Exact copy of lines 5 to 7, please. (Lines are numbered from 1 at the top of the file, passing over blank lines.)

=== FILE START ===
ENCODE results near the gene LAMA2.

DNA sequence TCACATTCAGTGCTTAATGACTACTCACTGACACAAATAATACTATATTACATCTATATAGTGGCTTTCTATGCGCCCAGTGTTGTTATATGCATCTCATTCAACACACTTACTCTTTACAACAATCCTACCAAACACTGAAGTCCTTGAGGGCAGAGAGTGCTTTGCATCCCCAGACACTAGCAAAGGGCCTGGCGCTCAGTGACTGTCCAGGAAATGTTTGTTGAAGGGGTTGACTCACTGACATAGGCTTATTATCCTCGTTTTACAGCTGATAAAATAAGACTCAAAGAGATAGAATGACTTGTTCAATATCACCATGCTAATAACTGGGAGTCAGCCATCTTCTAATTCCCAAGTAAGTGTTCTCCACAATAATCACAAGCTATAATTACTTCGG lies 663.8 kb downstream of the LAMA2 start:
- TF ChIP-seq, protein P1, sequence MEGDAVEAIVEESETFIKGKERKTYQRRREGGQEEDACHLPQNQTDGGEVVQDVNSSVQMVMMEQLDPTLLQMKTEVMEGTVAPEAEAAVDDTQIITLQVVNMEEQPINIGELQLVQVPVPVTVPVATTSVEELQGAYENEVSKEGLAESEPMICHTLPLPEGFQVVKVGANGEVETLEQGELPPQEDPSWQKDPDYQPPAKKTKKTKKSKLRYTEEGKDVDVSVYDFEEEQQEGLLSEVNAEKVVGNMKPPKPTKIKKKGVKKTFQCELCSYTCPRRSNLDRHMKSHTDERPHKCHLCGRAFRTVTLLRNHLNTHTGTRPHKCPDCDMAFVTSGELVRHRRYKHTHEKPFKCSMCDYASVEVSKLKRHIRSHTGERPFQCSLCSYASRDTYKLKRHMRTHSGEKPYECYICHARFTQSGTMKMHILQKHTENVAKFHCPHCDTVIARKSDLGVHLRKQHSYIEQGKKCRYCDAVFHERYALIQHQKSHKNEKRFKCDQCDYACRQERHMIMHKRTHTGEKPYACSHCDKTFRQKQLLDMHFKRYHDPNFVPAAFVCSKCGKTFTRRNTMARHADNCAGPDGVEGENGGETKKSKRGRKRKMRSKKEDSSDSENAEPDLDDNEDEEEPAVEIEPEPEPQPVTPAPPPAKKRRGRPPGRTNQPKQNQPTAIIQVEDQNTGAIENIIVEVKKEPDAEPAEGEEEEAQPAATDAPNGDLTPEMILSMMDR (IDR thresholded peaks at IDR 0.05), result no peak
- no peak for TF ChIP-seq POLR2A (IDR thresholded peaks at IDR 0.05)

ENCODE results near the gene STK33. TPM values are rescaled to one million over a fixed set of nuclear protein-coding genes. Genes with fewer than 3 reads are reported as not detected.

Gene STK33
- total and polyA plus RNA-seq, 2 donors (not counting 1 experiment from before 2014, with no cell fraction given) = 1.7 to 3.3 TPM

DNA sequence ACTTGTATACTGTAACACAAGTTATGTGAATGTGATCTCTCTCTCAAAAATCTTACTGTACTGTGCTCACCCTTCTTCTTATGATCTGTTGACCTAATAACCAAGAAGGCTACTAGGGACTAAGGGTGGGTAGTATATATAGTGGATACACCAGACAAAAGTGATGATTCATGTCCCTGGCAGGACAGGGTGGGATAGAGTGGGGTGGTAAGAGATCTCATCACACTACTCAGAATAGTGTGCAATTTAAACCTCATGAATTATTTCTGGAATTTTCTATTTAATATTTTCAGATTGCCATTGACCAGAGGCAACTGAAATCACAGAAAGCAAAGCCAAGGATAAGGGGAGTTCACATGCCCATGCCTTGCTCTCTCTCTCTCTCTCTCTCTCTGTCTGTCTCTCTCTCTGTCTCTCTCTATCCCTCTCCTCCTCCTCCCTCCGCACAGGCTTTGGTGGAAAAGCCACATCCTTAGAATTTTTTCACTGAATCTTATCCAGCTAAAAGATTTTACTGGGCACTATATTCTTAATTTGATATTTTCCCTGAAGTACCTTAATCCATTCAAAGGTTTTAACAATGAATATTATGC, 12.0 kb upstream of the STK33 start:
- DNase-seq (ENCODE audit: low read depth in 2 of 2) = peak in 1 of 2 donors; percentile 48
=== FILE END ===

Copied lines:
ENCODE results near the gene STK33. TPM values are rescaled to one million over a fixed set of nuclear protein-coding genes. Genes with fewer than 3 reads are reported as not detected.

Gene STK33
- total and polyA plus RNA-seq, 2 donors (not counting 1 experiment from before 2014, with no cell fraction given) = 1.7 to 3.3 TPM